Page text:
To see just how abundant they’ve been in my own decades of birding, I looked through a bunch of my personal records recently. An avid ‘citizen scientist,’ I have participated in roughly 150 ‘official’ bird counts over the years. These are generally all-day affairs (or at least all-morning) and range from Audubon Society Christmas Bird Counts to Breeding Bird Surveys for the U.S. Fish & Wildlife Service to May Counts and Mid-Winter Counts for the Maryland Ornithological Society. In all, there have been only FOUR of these censuses on which I did not encounter any House Sparrows. In all, I have tallied over 8000 individuals of the species–just on these organization-sanctioned counts. That does not include any solo or family bird walks, which is how I usually go birding. In essence, encountering a House Sparrow as a birder is about as rare as a gardener finding a dandelion (another non-native species) in a vacant lot. It’s a given. What’s remarkable to me–I just discovered this and it speaks volumes about my level of affection for House Sparrows–is that although I see them all the time, they are one of the few species that I have NEVER photographed! My eBird account currently holds almost 1900 photographs of several hundred birds species; zero of House Sparrows. I just checked, and the same is true of European Starlings and Rock Pigeons–not a single photo! Interestingly, these are the only three species of birds in our country that are NOT federally protected. They are our most numerous and yet, if I’m any indication of a norm, perhaps the most ignored.
Clearly these three invasive species are so pervasive that unknowingly (I’d never truly thought about it until now) I had deemed them unworthy of inclusion in my ‘photo bird’ repertoire, as if they didn’t even exist or they’re not ‘real’ birds. Of the three, however, the House Sparrow receives the brunt of my disdain, especially after what happened a few weeks ago. As you are likely aware, Irvine has installed A LOT of Bluebird houses over the years. Over 70 now dot most of the open land on our 211 acres. The majority do get used each nesting season, although most by other species; Bluebirds actually only nest in 10-20% of them. Tree Swallows are the most numerous residents of our nest boxes, followed by House Wrens, then Bluebirds, and a few each year are occupied by Carolina Chickadees. Invariably one or two boxes, primarily those near the Nature Center–where the habitat is the most developed–get usurped by House Sparrows. Unfortunately, both in 2019 and again this spring, the couple of House Sparrows that live along Irvine’s driveway have chosen, of all boxes, the one that Irvine equipped with a ‘nest cam’ several years back. Set up as a way to film the egg-to-nestling-to-fledgling process, the nest cam had great potential as an educational tool. Since the sparrows took over last year, however, we haven’t shown any of the footage publicly. Thank goodness we aren’t live-streaming it, as some Nature Centers do! You see . . .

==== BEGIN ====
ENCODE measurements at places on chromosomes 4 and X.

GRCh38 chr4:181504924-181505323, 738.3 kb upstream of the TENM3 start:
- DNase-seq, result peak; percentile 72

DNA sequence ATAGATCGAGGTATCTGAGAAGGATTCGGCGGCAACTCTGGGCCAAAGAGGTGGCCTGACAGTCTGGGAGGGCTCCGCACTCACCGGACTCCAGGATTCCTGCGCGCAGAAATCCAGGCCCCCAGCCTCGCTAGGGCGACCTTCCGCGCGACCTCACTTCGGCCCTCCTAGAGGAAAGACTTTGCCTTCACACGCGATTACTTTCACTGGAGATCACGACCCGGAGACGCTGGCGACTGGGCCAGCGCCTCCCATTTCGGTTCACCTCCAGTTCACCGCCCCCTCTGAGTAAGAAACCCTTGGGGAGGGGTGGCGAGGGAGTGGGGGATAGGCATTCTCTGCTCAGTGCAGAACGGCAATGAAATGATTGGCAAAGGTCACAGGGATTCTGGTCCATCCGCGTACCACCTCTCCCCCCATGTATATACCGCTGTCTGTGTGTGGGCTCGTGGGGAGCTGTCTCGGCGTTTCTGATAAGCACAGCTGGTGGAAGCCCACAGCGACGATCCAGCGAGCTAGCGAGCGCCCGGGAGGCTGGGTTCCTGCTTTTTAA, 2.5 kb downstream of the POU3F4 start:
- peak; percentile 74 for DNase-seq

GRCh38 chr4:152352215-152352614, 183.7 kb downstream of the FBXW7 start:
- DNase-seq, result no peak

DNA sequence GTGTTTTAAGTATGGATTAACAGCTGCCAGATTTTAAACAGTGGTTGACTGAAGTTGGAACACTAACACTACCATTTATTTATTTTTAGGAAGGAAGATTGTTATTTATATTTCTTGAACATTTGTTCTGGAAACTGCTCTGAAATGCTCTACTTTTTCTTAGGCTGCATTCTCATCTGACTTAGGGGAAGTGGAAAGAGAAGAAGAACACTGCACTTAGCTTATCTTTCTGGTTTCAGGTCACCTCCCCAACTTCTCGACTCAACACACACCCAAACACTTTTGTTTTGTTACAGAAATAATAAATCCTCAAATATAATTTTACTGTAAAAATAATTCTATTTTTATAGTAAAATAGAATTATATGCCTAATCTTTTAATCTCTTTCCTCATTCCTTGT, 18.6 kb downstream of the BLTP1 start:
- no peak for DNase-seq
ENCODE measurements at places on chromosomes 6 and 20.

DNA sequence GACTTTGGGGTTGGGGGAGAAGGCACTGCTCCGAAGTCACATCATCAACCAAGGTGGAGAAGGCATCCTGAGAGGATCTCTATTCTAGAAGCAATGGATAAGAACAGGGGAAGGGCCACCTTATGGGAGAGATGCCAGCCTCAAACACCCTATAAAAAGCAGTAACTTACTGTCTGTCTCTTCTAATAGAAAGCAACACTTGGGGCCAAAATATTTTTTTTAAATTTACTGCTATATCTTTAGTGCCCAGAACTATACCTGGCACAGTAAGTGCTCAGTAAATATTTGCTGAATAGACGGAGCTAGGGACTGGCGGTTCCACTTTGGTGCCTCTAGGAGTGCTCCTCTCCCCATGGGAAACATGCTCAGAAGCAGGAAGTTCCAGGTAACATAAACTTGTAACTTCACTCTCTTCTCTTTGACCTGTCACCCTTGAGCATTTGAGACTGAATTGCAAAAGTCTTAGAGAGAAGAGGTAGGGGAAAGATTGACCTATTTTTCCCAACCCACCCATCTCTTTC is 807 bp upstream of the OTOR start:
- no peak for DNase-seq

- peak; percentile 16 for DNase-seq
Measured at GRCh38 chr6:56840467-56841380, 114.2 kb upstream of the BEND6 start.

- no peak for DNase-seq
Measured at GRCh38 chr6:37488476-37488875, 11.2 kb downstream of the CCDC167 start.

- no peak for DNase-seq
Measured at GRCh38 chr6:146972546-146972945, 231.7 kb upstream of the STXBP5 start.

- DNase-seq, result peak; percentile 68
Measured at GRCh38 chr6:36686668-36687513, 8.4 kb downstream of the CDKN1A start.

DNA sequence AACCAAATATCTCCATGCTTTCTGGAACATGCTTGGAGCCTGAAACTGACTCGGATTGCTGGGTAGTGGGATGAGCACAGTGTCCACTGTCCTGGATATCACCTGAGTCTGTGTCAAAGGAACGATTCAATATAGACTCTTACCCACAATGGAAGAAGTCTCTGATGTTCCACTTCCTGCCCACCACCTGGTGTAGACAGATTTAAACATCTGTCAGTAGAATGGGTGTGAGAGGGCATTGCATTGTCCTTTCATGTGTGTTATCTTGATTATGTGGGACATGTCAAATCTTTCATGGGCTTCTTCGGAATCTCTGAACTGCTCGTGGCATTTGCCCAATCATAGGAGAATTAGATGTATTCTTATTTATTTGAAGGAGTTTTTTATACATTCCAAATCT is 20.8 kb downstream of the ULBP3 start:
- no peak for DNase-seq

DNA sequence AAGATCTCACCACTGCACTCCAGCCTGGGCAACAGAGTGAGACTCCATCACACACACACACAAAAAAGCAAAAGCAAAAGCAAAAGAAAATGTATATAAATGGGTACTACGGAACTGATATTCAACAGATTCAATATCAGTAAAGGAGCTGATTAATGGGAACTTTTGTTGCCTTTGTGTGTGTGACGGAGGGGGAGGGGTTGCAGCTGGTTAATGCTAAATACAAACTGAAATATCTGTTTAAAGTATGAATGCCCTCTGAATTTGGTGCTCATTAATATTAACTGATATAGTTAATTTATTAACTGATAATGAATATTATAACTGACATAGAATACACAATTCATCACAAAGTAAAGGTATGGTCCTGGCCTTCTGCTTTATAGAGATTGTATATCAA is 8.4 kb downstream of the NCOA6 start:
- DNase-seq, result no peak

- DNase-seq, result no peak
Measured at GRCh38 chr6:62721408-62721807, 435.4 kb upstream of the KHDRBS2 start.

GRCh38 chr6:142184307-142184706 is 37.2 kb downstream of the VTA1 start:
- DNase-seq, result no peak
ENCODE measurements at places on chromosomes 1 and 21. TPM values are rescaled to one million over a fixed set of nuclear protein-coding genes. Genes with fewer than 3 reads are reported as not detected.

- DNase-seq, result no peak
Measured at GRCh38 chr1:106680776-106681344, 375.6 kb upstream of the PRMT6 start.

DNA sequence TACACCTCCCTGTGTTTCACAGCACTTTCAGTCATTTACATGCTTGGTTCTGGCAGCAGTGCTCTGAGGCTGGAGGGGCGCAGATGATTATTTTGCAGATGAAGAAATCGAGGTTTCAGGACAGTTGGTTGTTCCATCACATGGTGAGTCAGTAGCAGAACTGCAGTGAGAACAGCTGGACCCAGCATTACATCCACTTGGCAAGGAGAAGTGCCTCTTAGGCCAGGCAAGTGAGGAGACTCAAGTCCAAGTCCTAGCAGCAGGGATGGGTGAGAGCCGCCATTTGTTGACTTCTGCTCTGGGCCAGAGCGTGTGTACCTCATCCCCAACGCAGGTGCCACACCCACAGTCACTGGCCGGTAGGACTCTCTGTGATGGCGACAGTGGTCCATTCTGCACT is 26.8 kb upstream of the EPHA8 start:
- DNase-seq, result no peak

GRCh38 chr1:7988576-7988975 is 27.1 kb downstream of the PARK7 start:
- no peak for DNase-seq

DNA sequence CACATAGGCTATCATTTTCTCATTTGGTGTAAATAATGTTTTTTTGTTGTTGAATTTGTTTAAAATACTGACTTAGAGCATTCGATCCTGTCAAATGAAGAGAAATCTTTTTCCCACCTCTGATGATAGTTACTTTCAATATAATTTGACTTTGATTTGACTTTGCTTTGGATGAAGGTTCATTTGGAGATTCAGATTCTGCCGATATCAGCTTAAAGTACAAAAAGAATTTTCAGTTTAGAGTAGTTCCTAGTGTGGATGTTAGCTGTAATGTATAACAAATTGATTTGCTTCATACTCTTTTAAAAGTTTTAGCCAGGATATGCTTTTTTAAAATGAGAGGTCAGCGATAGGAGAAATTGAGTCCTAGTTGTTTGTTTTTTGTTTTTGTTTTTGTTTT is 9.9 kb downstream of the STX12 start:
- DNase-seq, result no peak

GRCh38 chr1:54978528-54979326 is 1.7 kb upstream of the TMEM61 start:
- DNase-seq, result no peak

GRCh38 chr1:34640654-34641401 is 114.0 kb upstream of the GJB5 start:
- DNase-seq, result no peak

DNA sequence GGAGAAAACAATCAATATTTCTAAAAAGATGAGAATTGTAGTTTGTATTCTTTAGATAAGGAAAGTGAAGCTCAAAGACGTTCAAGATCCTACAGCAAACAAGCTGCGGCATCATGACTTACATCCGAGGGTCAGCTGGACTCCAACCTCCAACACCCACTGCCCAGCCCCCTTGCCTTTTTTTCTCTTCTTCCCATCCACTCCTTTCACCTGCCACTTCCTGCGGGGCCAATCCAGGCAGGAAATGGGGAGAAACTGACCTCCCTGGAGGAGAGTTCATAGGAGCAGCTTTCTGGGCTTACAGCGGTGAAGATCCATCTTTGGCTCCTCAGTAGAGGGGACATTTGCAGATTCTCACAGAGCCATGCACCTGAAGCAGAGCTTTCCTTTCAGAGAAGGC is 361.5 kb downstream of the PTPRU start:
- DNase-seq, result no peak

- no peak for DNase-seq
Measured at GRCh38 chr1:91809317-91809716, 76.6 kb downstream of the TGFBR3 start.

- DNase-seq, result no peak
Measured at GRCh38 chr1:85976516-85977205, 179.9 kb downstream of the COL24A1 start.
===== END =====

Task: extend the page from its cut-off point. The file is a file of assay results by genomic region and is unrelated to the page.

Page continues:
Two weeks ago, I received a very alarming email from our IT Coordinator, Jack Fromm. Jack had just taken a glimpse at the nest cam footage and was surprised to see not a nest, but several dead birds in the bottom of the box. He backtracked a bit and could not believe what he saw. A Tree Swallow had gone in to check out the potential digs and, moments later, was ambushed by the male House Sparrow. The Sparrow pounced on the Swallow and, despite being only slightly larger than it, held it down on the floor of the box, pecking its head all the while. There was a great deal of struggle, but, like a major decision in a wrestling match, the Sparrow remained in control the whole time and eventually caused enough head trauma to kill the Swallow. Incredibly, a bit later, the Swallow’s mate curiously entered the box and suffered the same brutal fate. I was appalled to hear Jack’s news and found it hard to believe. I was aware that House Sparrows were often referred to as nestbox bullies and that they frequently chase other birds away from a box that they want. They’ve been known to chuck other species’ eggs out of a box and build their nest right over top. However, this was my first experience with a Sparrow actually killing a competing songbird–and Jack had the video to prove it. A few days later I was on site at Irvine and went to examine the scene of the crime; sure enough, there were two deceased Swallows in that box, and both had bloodied heads from the Sparrow’s repeated strikes. Perhaps even more incredible was that there was absolutely no sign of a Sparrow nest; the pair was actually occupying a box two poles down. This was a turf war like none I’d ever witnessed in the avian world–and over a nest site that wasn’t even used! I suppose from a purely evolutionary standpoint, one has to admire the ‘survive at all costs’ toughness of this invasive species. But my respect ends right there. If I ever do cave and stop to photograph a House Sparrow, it’ll be a mugshot for a ‘Wanted’ poster.
House Sparrow Photographs by Laura Bankey of The National Aquarium
(since I have none)